Long before "boomers giving back" became a story, Harry Leibowitz was pioneering a new model of hands-on philanthropy.
Harry grew up in humble beginnings in Brooklyn, New York - throughout World War II and into the early 1950's his family lived in an old bungalow in Coney Island where ten families shared the common bathroom facilities and he began working long hours upon becoming a teenager. Through these experiences, he developed an incredible work ethic and an appreciation for the plight of children born into challenging circumstances.
Harry went on to enjoy a successful business career, serving in senior executive positions at companies such as Procter & Gamble and ESMARK, and also running his own marketing consultancy. His years of business travels around the world gave him a firsthand taste of the plight of children in developing countries and made a lasting impression.
In 1996, Harry had a vision for World of Children when he was recovering from cancer surgery at age 55. Watching the Pulitzer Prize announcements on TV, he noted that while there was a Pulitzer for art and literature, and a Nobel for the sciences and peace, and an Oscar for films, there were no awards for those who were tirelessly serving children in need.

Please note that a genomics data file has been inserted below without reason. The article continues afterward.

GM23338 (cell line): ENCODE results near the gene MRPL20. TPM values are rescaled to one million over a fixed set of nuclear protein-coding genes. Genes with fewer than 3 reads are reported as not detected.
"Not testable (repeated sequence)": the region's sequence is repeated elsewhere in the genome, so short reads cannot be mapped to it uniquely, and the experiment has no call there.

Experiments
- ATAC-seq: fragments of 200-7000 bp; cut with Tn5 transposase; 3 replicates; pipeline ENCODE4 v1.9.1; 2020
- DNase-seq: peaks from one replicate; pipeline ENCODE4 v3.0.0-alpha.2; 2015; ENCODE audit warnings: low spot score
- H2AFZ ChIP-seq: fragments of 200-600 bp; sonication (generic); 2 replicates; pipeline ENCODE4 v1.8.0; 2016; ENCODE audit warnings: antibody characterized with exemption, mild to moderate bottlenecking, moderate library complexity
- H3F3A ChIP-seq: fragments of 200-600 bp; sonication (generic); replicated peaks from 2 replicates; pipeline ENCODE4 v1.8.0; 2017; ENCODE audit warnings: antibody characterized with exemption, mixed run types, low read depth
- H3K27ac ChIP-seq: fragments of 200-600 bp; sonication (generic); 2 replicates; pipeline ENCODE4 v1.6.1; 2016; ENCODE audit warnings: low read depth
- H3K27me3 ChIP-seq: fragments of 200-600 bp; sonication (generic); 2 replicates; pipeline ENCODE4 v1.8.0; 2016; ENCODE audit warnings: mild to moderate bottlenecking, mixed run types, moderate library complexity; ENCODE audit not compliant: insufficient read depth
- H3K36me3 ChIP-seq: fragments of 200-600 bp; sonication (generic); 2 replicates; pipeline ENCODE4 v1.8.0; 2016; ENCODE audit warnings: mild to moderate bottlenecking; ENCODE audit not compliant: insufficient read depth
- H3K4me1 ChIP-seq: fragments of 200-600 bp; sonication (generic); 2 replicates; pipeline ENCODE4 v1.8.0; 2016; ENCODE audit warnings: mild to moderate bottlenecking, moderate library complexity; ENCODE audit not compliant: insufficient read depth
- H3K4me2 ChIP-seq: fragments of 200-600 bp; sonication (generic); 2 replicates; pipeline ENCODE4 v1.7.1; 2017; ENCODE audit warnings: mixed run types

That realization was a catalyst for Harry, and he subsequently founded World of Children with vital support from Starr Commonwealth. Harry then pledged to dedicate the rest of his life to creating a prestigious awards program, to support social change makers helping children in need around the world.
A decade later, Harry now devotes all his time to running World of Children - serving as Board Chair and visiting World of Children honorees around the globe along with his wife Kay-Isaacson Leibowitz, a World of Children board member and retired fashion executive who has served at the helm of leading brands such as Banana Republic and Victoria's Secret.
Harry's honors include the Procter & Gamble Alumni Humanitarian Award in 2007, the Reclaiming Youth International Child Advocacy Award in 2006 and the Starr Commonwealth Child Advocacy Award in 1999. In 2008, Harry and World of Children were featured in a book published by Kenneth Cole titled AWEARNESS: Using Ordinary Resources To Do Extraordinary Things.